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Twitter Archiving Using Twapper Keeper: Technical And Policy Challenges

by Brian Kelly (UKOLN), Martin Hawksey (JISC RSC Scotland N&E), John O¶Brien (Twapper Keeper), Marieke Guy (UKOLN) and Matthew Rowe (University of Sheffield). iPres 2010, Vienna, 19±24th September 2010

About this Poster
Twitter is widely used in a range of different contexts from social communication to supporting teaching, learning and research. The growth in use has led to recognition of the need to ensure that tweets can be accessed and reused by a variety of 3rd party applications. This poster looks at development work to the Twapper Keeper Twitter archiving service to support use of Twitter in education and research.

Requests, Approaches and Challenges
The project adopted an open approach to development to gain buy-in from the user community and promote its use in other web services. As well as approaching individual users of the service to solicit their views, semi-structured question were published blogs and a open comment system was used to collect responses. Suggested developments included: the ability to group collections of archives, delete tweets from the Twapper Keeper's archives and opt-out of being archived, provision of APIs to the Twapper Keeper service and access to archives provided in multiple formats (e.g. RSS, Atom and JSON). The main challenges were technical issues (due to the evolving of the Twitter API and ecosystem), policy issues (e.g. open sourcing components and open content for documentation through use of Creative Commons licences for the project blog, technical documentation, FAQs, etc; and service level issues regard to deletion of tweets and ownership, ) and sustainability issues (the need for more disk space and requiring migration to a more stable platform).

Need for a Twitter Archiving Service
The Twitter search API only provides access to recently posted tweets which has led to the development of a number of Twitter archiving services. The JISC (who fund innovative use of digital technologies in UK Further and Higher Education (FHE)) decided that rather than commissioning development of a new service a more cost-effective approach for would be to support development of an existing service to ensure that needs of the UK's FHE sector were addressed. The Twapper Keeper service was selected which creates an archive based on hashtag, keyword or person.

Captioning Videos using Twitter
The increasing use of Twitter to support events has resulted in the development of Twitter captioning services (iTitle). Tweets posted during a live event are extracted from Twapper Keeper and converted into a compatible caption file format which then can be replayed with audio or video clips. This allows users to replay conference sessions augmented with the original backchannel communication. At UKOLN¶s Institutional Web Management Workshop (IWMW) the footage of plenary talks was combined with the #iwmw10 event archive using iTitle. This example illustrates the benefits that can be gained by providing APIs to a service which can then be exploited by other applications.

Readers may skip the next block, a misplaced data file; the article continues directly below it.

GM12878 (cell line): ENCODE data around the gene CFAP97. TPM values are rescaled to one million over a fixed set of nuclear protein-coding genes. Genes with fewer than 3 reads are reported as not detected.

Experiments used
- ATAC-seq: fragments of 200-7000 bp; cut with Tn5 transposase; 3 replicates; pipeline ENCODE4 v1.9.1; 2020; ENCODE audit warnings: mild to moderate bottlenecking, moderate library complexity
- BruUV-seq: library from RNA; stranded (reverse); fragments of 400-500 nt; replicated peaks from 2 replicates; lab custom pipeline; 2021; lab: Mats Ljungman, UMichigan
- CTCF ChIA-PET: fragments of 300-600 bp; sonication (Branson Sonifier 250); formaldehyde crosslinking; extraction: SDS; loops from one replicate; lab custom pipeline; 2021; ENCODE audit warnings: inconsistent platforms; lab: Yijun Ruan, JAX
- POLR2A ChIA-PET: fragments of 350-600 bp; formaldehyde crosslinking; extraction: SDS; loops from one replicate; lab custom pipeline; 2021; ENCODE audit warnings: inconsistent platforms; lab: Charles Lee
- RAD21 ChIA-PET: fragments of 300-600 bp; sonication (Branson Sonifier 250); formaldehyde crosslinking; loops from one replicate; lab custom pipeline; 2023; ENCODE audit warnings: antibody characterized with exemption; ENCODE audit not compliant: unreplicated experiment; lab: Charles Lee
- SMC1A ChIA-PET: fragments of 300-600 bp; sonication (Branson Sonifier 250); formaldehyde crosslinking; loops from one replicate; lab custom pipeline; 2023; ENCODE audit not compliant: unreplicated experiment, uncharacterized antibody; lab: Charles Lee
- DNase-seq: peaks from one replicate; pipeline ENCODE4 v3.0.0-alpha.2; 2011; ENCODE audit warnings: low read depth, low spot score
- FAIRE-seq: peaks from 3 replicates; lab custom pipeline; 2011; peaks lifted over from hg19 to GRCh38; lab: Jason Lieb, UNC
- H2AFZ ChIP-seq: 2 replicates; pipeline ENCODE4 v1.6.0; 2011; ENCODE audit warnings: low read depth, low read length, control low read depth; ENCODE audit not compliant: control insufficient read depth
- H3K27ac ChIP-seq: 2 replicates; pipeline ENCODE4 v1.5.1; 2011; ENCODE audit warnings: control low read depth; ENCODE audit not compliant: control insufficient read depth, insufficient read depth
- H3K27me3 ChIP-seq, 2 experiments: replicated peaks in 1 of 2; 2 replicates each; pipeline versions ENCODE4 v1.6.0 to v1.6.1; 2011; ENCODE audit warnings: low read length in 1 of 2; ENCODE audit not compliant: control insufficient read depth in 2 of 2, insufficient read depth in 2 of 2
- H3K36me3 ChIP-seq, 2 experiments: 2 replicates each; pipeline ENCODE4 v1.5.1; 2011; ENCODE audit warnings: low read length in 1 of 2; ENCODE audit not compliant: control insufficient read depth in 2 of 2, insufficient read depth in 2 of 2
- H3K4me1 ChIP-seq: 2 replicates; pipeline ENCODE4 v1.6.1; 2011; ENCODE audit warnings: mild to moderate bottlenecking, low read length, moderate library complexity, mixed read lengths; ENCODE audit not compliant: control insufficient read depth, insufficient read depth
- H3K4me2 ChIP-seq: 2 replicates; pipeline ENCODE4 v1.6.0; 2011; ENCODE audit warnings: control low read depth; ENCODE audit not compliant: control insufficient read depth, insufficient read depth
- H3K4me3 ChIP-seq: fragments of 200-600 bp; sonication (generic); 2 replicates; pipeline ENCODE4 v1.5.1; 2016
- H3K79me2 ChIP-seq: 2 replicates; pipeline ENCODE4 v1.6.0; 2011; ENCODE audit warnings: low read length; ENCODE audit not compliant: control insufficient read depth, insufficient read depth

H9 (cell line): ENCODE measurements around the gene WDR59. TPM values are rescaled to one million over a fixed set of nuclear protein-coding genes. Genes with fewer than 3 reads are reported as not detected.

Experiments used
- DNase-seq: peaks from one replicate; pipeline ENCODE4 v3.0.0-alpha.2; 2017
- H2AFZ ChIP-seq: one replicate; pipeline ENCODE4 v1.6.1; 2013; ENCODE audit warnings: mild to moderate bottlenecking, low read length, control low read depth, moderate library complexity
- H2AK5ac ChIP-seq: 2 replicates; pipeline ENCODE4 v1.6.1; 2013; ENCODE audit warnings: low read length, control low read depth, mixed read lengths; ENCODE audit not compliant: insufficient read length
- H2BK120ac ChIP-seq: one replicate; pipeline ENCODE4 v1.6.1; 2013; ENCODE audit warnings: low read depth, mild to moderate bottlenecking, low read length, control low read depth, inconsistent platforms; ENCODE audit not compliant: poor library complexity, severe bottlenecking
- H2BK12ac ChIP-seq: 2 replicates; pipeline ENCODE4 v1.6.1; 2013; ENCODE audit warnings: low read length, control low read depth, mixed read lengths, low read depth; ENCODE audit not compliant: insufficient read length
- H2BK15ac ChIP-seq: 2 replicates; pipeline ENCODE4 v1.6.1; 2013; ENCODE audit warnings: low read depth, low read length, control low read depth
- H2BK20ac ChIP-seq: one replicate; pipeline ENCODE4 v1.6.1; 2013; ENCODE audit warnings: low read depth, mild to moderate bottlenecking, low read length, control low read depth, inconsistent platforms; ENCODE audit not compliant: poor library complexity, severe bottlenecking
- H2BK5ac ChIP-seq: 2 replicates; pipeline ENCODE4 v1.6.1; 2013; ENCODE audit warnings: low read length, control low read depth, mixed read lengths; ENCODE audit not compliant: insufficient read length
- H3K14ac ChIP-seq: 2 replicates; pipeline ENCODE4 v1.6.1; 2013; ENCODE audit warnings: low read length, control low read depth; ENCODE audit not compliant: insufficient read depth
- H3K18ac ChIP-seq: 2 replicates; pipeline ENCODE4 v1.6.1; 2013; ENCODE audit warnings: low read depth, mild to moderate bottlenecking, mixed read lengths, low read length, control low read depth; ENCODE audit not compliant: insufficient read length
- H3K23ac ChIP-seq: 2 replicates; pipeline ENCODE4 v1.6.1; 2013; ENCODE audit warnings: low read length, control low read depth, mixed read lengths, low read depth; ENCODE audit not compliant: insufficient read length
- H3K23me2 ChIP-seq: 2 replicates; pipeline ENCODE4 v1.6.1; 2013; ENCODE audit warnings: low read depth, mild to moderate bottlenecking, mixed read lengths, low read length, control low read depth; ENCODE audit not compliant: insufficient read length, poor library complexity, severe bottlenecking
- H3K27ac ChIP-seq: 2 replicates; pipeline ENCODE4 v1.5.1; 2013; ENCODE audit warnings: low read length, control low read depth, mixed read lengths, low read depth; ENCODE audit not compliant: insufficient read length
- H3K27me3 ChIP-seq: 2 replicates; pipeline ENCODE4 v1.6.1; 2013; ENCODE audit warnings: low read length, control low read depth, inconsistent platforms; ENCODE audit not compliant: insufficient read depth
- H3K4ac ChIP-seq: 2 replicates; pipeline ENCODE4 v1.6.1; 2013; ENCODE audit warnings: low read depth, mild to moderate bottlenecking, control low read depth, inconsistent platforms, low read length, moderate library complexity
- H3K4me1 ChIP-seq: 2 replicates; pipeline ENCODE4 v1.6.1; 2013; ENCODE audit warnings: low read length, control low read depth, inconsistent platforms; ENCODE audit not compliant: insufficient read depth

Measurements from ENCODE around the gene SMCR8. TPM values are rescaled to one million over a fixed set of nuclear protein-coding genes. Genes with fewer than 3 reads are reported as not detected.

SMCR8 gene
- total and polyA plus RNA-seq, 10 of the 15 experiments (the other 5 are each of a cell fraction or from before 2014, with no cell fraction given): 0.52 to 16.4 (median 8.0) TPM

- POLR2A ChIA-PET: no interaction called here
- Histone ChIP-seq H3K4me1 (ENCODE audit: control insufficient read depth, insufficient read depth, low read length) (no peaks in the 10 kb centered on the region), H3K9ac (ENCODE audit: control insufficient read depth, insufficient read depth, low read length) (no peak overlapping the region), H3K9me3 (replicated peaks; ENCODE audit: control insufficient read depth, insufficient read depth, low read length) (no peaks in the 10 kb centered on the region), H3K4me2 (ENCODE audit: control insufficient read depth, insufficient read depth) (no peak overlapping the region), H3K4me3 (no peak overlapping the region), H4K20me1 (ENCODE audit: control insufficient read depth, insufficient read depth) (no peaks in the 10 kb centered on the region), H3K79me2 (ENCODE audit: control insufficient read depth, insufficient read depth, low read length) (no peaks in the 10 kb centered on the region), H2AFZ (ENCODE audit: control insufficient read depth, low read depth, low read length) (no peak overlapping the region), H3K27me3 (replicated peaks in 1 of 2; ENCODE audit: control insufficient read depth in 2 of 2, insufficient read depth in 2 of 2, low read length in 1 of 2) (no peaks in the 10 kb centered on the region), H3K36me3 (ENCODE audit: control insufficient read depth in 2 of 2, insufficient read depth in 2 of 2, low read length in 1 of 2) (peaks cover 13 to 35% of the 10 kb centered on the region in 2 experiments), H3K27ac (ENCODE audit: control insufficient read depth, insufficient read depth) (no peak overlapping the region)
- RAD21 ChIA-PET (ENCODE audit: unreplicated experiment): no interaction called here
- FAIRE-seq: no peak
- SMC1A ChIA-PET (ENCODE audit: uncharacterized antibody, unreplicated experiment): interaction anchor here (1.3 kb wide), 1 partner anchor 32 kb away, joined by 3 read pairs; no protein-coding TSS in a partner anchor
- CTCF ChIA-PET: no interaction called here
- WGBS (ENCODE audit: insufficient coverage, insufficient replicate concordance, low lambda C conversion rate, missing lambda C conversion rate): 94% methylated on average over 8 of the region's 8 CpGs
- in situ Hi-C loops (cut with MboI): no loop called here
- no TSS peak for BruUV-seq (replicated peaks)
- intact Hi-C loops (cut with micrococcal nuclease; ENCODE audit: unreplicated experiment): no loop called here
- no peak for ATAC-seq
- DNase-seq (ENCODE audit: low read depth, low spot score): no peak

Summarizr: Use of Twapper Keeper APIs
The Summarizr service was developed independently of Twapper Keeper at Eduserv. It makes use of Twapper Keeper APIs and provides summaries and graphs of Twitter usage based on the data. This service vindicates the decision to encourage the take-up of the APIs by others. As well as providing statistics on the total tweets and users for a hashtag the service also displays graphs showing the top Twitterers, @reply recipients, related hashtags and URLs tweeted.

Twapper Keeper Statistics
As of July 2010 the Twapper Keeper archive contains 1,243 user archives, 1,263 keyword archives and 7,683 hashtag archives. There are a total of 321,351,085 tweets stored. The average number of tweets ingested per second is from 50 to 3,000 per minute. Since Twitter itself processes about 65 million tweets per day the Twapper Keeper service is currently processing about 6-7% of the total public traffic. Summaries of geo-located Twitter data is also available.

Contact details
For further information please contact Marieke Guy <> or Brian Kelly <>.

Further Information
More in-depth coverage of the approaches described in this poster, including links to relevant resources, are available from the iPres paper. See <>.
Created 20 August 2010